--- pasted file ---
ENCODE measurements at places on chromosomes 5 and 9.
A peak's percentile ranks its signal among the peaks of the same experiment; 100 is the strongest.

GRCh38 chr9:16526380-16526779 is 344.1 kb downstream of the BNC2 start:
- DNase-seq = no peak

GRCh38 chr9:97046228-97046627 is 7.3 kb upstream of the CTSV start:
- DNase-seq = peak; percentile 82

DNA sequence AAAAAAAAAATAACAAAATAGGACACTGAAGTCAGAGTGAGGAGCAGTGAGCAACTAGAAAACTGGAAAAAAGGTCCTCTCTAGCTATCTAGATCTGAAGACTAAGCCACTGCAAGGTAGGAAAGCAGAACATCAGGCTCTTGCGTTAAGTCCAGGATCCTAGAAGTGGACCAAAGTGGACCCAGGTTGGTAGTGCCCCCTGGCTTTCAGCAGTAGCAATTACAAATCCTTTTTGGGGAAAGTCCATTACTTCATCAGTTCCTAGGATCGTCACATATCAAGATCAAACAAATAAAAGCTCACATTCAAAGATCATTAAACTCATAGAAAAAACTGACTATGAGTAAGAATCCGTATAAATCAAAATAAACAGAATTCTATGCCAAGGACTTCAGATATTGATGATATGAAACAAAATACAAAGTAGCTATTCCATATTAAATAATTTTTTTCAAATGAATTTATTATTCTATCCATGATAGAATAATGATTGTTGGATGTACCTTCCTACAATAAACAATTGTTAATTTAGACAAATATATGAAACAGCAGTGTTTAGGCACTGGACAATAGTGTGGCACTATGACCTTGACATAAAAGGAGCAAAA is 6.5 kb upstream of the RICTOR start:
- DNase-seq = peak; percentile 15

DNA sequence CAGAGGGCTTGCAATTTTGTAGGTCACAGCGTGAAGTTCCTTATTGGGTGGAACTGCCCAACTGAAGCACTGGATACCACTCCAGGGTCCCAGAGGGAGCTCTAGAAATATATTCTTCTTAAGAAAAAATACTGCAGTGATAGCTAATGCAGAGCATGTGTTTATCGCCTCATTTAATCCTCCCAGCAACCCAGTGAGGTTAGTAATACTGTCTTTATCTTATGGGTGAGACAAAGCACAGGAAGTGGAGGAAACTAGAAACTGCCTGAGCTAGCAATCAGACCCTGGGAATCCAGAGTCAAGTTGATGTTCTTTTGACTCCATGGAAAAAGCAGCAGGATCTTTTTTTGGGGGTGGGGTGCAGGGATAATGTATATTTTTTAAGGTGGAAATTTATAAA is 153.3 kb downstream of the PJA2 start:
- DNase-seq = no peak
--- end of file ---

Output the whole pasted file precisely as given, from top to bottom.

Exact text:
ENCODE measurements at places on chromosomes 5 and 9.
A peak's percentile ranks its signal among the peaks of the same experiment; 100 is the strongest.

GRCh38 chr9:16526380-16526779 is 344.1 kb downstream of the BNC2 start:
- DNase-seq = no peak

GRCh38 chr9:97046228-97046627 is 7.3 kb upstream of the CTSV start:
- DNase-seq = peak; percentile 82

DNA sequence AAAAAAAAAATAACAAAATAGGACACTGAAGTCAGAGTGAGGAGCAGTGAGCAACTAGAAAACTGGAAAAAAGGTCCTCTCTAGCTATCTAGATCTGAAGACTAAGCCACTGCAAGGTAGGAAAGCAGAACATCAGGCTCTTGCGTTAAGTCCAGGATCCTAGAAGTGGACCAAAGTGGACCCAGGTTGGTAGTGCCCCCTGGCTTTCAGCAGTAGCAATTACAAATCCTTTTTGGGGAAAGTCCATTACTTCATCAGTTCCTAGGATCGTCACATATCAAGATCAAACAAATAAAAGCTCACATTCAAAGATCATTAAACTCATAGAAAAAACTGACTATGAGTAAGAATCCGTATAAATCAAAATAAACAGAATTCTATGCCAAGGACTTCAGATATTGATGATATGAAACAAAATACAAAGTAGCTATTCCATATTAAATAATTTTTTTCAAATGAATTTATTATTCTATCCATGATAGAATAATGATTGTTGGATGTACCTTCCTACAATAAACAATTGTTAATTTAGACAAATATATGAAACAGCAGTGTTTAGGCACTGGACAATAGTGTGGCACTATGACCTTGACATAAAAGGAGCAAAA is 6.5 kb upstream of the RICTOR start:
- DNase-seq = peak; percentile 15

DNA sequence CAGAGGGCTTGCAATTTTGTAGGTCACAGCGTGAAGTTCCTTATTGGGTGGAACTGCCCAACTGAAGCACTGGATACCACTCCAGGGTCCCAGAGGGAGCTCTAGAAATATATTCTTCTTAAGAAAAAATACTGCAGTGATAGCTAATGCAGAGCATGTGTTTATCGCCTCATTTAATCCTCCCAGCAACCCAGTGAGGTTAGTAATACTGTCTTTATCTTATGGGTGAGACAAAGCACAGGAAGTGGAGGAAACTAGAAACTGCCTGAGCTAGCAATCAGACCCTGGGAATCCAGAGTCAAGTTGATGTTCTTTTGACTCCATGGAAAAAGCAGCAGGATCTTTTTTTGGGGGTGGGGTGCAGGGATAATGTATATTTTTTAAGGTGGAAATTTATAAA is 153.3 kb downstream of the PJA2 start:
- DNase-seq = no peak